Heart study jolts drugs-versus-stents debate
The tip of a stent.
KAI RYSSDAL: If you've got a weak heart, New Orleans is the place to be this week. Not for any of that Big Easy stuff. But because there's a cardiologists' convention in town. As usual, they're issuing a raft of reports about how to treat the country's biggest killer. One of those studies got so much buzz today it started to move the markets. So it was released early.
There's some evidence heart stents — tiny metal scaffolds doctors put into arteries to hold them open — don't work as well as drugs.
Helen Palmer reports from the Marketplace Health Desk at WGBH.
HELEN PALMER: This new trial is the first to study whether stents reduce heart attacks and death: 2,300 patients with stable heart disease — that's chest pain, but no imminent risk of a heart attack — were split in two. One group got aggressive drug treatment, the other drug treatment plus stents. Koon Teo was one of the investigators. He spoke on his cell phone from the conference.
KOON TEO: There was no difference in terms of heart attacks and deaths in the two groups.
Teo teaches medicine at McMaster University. He says the study suggests lifestyle changes and drug therapy should be the first plan for stable heart patients.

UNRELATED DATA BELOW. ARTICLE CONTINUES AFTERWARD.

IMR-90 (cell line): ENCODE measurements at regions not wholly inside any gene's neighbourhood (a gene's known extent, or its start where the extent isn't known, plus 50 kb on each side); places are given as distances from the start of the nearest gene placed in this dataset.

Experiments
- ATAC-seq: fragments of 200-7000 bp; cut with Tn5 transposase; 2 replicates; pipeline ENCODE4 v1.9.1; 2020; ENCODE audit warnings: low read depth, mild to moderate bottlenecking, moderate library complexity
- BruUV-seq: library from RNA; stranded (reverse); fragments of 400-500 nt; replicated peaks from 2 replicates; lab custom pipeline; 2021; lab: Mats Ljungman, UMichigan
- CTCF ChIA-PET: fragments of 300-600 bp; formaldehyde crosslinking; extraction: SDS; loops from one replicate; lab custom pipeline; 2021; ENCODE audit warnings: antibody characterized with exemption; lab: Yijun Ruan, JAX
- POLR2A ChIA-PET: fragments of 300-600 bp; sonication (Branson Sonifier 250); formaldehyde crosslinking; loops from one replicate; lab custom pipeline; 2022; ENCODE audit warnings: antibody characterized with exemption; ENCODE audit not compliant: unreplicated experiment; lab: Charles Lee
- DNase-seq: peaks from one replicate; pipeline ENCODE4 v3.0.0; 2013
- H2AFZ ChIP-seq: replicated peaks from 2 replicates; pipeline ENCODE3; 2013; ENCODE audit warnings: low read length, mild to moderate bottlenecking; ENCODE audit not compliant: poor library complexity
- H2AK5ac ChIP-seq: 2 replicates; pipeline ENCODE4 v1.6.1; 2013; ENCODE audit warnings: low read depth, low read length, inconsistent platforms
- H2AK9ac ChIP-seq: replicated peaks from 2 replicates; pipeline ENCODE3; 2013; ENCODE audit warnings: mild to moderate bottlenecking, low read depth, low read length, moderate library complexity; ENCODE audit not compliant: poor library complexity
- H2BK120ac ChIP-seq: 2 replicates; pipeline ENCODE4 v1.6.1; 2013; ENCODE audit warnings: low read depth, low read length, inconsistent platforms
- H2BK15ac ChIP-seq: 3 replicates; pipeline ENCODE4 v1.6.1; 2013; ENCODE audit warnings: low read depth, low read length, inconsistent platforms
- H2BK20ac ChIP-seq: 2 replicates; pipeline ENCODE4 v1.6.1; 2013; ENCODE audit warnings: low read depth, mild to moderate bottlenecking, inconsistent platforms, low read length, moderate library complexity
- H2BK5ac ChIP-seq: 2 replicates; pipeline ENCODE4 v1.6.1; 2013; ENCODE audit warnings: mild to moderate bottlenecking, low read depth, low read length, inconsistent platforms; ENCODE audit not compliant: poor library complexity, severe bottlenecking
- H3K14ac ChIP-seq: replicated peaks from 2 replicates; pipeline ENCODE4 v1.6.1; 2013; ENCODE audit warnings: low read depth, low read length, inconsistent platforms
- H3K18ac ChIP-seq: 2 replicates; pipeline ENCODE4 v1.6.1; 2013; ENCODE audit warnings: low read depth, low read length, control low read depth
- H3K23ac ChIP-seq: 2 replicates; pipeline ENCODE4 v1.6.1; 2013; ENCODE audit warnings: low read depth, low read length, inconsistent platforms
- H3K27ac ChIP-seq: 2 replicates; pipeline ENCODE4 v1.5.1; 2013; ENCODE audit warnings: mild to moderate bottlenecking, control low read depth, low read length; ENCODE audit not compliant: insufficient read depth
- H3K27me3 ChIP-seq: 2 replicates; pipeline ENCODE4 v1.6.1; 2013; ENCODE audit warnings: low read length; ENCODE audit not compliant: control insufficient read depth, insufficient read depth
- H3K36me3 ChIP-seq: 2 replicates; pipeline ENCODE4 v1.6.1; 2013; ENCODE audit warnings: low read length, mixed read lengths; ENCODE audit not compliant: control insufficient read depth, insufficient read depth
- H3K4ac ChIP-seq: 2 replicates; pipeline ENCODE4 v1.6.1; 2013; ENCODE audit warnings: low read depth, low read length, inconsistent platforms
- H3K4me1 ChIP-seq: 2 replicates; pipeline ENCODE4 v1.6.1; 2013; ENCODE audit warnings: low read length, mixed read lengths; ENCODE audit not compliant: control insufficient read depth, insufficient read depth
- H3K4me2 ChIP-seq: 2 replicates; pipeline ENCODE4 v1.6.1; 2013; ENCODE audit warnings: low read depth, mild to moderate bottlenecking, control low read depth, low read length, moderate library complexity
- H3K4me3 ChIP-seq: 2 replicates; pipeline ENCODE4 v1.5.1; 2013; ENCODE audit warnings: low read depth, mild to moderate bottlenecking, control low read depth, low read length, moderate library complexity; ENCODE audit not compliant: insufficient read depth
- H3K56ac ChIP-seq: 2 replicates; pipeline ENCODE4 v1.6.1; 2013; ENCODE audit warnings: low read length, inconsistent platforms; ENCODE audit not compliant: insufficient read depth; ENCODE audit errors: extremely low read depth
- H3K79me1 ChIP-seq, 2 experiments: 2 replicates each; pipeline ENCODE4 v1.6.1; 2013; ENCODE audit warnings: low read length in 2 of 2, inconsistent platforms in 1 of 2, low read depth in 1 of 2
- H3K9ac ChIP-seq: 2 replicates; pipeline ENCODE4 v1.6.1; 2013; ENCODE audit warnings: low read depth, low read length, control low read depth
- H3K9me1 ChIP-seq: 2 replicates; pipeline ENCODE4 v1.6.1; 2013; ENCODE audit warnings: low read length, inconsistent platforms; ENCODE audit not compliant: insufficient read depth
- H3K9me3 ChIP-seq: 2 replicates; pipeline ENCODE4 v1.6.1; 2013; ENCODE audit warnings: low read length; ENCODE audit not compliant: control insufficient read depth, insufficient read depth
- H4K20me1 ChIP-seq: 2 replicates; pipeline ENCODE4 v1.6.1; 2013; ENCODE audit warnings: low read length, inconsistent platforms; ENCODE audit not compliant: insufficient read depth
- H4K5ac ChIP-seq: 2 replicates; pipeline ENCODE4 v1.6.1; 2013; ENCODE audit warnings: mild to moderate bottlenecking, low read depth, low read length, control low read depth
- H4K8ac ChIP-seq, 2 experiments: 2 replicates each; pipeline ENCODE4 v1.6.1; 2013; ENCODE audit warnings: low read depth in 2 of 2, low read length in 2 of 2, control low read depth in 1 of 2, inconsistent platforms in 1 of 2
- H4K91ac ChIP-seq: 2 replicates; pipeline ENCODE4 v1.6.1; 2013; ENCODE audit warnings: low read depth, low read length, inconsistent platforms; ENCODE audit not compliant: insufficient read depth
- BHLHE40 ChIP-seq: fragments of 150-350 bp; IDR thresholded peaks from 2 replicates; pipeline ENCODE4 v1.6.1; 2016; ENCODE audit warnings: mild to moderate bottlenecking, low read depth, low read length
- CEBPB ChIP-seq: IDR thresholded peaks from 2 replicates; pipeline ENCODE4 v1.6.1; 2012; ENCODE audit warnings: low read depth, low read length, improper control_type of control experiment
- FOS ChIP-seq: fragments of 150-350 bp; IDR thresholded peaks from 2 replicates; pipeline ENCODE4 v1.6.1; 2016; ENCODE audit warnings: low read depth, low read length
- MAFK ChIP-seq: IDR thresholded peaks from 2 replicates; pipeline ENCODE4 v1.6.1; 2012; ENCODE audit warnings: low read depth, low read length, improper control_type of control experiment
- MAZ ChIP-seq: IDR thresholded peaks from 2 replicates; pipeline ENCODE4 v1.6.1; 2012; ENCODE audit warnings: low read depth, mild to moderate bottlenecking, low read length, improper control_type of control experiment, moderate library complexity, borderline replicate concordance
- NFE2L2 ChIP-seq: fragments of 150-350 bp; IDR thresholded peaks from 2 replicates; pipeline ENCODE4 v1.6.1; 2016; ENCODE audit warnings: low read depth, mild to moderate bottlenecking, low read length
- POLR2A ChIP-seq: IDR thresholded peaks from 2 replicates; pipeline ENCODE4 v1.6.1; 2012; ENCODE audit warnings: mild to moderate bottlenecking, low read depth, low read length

But stents can also cause blood clots, and Wall Street analysts reckon now cardiologists will become increasingly cautious.
THOM GUNDERSON: This study will add to the concern about using stents in general.
Piper Jaffrey's Thom Gunderson says media attention helped fuel today's drop in the stock price of some makers of stents, like Boston Scientific and Medtronic. But Gunderson say this study's flawed. It looks at heart attacks and death, and that's not what stents are for.
GUNDERSON: Was there a reduction in heart pain? Was there an increase in the quality of life? That's what stents are made to do is reduce the chest pain and give you the opportunity to play a full 18 without having to quit early.
Stent makers also criticize the trial. It used older devices, not the new ones coated with drugs to keep arteries open better. And they warn if cardiologists get skittish about using the devices, more people may end up with acute heart disease.
In Boston, I'm Helen Palmer for Marketplace.